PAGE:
Feast of Saint Ignatius of Loyola
It's amazing that, in a few weeks, I'll celebrate my sixth anniversary (8/13/04) of entering the Society of Jesus. I remember thinking, six years ago, that the eleven-year formation process was terribly long. Priesthood, then, seemed a far off and distant goal. Now that I'm over the half-way point in my formation, this goal is coming into clearer focus.
I think these are hard days to be a Catholic or to be a part of the clergy. Moral is low, anxiety is high, and there is a pervasive air of suspicion that taints the way Catholics see other Catholics, Catholics view others from varying traditions, and the way others perceive Catholics.
Karl Rahner once wrote on the Ignatian Mysticism of Joy in the World. As I remember it, the key insight is that Ignatius understood Creation to be an ongoing story of becoming, of God's activity in the world as Creator. When Hopkins writes that "The world is charged with the grandeur of God," he means exactly this: the world sings forth God's creative activity, a divine light shines forth from the goodness of the created order and guides into the very heart of God's reality. The "God in all things" is not an idle, boring deity. Rather, God is working, straining (Recall Romans 8!), and groaning in creation and we are, each of us, invited to participate in it. Hence the reason for joy: each of us has been and is invited to throw ourselves headlong and recklessly into the event of creation.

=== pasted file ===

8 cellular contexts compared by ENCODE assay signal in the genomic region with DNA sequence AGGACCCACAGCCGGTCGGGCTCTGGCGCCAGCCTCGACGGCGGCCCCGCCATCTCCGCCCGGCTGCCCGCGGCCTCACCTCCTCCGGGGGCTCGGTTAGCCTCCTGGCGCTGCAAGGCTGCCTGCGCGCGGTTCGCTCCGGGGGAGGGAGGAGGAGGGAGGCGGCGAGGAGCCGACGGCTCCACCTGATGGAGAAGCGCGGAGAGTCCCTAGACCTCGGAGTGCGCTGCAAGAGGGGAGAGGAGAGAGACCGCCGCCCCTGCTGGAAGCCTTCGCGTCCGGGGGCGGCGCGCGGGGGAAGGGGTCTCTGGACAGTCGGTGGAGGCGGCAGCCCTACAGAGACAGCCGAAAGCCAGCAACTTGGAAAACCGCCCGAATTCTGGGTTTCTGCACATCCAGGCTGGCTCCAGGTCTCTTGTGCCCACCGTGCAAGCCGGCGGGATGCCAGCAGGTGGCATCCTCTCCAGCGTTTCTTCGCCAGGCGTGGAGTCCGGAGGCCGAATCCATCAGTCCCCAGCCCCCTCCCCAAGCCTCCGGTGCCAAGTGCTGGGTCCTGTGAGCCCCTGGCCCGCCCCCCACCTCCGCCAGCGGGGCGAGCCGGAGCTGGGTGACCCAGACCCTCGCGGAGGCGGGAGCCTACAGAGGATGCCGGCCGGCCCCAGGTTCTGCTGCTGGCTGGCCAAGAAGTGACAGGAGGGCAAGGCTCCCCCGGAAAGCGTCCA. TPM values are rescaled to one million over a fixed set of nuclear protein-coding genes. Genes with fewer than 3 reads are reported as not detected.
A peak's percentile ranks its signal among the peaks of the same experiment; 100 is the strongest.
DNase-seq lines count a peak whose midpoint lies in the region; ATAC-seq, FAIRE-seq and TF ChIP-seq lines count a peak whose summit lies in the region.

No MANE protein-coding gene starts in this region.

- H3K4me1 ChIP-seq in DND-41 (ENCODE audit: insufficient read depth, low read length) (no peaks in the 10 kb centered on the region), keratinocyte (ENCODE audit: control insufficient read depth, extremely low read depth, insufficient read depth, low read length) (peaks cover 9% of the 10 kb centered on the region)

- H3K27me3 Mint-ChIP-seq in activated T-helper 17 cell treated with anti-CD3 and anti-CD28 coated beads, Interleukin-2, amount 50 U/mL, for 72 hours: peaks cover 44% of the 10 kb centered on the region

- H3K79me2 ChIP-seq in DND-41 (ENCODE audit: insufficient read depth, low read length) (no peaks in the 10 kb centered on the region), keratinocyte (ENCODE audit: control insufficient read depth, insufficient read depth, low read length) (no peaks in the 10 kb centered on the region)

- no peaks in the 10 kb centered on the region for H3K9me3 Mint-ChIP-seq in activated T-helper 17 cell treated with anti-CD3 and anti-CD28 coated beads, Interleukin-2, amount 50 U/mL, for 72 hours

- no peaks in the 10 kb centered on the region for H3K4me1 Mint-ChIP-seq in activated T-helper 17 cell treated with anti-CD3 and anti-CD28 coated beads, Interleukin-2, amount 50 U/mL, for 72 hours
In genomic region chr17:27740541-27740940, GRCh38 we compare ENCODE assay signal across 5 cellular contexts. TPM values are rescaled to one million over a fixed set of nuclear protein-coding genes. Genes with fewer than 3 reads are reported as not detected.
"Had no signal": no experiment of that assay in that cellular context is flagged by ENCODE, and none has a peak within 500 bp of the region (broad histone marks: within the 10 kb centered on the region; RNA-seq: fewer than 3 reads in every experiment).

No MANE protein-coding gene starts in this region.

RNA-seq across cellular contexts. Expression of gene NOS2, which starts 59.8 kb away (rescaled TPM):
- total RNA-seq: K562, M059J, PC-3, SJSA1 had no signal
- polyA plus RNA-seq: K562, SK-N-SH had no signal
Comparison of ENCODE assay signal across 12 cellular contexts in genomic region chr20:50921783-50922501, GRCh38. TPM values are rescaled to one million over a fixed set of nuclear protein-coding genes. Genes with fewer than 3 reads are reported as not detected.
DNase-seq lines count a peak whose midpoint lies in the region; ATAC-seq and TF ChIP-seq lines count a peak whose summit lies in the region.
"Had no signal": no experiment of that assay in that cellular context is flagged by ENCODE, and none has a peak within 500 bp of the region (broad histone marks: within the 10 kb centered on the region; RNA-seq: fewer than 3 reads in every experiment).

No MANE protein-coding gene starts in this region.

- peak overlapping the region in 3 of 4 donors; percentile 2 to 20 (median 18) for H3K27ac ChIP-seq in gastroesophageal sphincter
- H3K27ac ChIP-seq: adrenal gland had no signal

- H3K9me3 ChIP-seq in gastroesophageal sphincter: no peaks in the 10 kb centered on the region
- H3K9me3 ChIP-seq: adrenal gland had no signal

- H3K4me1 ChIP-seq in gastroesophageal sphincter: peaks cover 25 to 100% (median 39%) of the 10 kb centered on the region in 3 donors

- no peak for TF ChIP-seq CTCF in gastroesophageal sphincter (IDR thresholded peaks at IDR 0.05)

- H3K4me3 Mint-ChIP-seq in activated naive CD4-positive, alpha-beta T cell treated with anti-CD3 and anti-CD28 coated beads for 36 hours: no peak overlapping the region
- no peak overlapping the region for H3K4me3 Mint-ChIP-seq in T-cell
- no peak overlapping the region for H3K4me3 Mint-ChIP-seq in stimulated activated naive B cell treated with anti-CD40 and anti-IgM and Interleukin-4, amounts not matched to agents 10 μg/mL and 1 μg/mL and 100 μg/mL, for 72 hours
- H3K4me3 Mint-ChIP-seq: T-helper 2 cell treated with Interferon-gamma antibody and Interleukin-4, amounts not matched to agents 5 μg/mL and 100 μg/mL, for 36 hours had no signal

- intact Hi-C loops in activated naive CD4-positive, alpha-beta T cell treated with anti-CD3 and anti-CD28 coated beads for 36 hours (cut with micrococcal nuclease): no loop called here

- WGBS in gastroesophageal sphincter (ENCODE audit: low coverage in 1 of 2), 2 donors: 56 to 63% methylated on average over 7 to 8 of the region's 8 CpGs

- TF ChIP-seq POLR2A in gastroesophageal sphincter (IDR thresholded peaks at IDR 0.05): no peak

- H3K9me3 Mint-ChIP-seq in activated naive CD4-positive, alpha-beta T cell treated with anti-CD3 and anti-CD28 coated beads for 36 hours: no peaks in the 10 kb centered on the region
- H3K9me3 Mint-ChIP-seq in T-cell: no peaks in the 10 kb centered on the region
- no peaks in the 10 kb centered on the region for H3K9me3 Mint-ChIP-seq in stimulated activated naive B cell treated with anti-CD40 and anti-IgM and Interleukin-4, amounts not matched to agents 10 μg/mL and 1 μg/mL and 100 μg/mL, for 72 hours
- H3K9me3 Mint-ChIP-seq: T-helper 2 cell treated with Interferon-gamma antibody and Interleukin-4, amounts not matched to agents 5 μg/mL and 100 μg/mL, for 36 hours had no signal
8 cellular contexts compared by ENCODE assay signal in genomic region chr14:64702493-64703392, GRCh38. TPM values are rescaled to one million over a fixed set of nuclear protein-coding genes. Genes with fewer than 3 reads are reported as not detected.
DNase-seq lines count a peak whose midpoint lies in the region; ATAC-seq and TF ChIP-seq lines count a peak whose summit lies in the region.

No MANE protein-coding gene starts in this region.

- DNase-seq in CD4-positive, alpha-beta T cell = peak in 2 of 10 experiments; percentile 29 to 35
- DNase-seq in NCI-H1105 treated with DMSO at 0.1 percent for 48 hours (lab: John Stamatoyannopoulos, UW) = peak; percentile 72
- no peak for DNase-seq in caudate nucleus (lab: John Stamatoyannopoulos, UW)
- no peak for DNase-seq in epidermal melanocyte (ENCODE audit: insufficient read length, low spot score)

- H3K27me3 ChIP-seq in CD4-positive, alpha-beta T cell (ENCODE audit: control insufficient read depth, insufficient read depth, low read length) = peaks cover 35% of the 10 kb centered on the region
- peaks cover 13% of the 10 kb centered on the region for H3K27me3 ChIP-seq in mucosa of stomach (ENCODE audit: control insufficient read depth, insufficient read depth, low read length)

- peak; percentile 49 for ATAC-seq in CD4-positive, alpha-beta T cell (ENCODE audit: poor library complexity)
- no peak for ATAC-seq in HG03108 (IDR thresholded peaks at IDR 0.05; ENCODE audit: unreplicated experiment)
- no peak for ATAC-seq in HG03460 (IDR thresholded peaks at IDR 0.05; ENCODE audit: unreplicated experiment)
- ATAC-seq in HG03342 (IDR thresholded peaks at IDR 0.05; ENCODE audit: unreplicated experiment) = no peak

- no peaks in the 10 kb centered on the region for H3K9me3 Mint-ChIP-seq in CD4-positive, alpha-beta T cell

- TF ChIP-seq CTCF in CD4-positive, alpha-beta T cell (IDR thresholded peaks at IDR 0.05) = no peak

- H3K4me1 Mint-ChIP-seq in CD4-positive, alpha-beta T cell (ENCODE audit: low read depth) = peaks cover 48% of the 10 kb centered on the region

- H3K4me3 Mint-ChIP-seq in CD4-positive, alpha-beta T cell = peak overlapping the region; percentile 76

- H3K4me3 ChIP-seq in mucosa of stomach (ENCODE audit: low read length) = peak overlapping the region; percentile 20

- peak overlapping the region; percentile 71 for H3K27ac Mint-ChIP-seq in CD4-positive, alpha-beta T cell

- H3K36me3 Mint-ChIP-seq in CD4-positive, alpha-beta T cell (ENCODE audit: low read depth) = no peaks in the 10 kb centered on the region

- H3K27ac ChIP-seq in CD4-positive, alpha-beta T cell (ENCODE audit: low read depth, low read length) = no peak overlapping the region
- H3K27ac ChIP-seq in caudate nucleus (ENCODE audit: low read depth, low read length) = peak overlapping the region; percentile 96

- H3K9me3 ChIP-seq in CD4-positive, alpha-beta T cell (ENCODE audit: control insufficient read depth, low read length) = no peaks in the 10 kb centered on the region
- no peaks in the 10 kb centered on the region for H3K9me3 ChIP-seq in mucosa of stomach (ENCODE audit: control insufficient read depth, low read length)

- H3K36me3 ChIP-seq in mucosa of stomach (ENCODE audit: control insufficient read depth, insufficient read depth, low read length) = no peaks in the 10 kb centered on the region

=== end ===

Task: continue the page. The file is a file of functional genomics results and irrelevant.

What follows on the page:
To be sure, people do this in varying ways and to greater and lesser degrees of success. Thus, it might pay us dividends to recall the counsel of Saint Ignatius, on this his feast day, to those preparing to give the Spiritual Exercises:
...it should be presupposed that every good Christian ought to be more eager to put a good interpretation on a neighbor's statement than to condemn it. Further, if one cannot interpret it favorably, one should ask how the other means it. If that meaning is wrong, one should correct the person with love; and if this is not enough, one should search out every appropriate means through which, by understanding the statement in a good way, it may be saved. I write this and feel the pang of conscience: I fail at this a lot. There are some people I find it enormously difficult, if not almost impossible, to give a charitable ear. This being said, I don't think Ignatius wanted milquetoast thinkers: if a person is dead wrong, it is an act of charity to offer correction. Still, the style by which such correction is offered can embody greater and lesser degrees of the charity that Ignatius hearkens us to recall.
I wish everyone a blessed Saint Ignatius Day. Be assured of my prayers and I ask for prayers for the mission and men of the Society of Jesus.
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